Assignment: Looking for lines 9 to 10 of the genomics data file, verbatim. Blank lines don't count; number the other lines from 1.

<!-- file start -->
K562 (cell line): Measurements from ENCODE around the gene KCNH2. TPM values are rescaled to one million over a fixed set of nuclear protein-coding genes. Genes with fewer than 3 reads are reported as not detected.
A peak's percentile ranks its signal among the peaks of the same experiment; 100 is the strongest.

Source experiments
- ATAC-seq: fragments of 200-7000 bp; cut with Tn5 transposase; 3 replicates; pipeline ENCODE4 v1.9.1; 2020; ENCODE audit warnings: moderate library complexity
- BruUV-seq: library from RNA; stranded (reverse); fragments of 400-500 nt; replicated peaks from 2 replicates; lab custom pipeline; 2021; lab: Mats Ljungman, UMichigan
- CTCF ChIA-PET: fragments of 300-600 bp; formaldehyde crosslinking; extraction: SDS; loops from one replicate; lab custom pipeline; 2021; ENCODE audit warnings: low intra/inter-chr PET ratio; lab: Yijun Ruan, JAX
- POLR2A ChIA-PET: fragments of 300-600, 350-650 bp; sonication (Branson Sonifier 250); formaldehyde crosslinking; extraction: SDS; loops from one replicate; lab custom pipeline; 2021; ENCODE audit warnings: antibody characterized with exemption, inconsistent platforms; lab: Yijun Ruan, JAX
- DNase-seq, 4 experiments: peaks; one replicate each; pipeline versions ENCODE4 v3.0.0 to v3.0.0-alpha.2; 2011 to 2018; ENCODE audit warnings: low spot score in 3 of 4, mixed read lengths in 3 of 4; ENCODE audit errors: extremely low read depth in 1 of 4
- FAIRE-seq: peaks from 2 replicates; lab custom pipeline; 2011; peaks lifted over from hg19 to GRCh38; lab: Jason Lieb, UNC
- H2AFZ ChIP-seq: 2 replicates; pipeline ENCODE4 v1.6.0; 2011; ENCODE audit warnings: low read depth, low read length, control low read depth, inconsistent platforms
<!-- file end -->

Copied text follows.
- FAIRE-seq: peaks from 2 replicates; lab custom pipeline; 2011; peaks lifted over from hg19 to GRCh38; lab: Jason Lieb, UNC
- H2AFZ ChIP-seq: 2 replicates; pipeline ENCODE4 v1.6.0; 2011; ENCODE audit warnings: low read depth, low read length, control low read depth, inconsistent platforms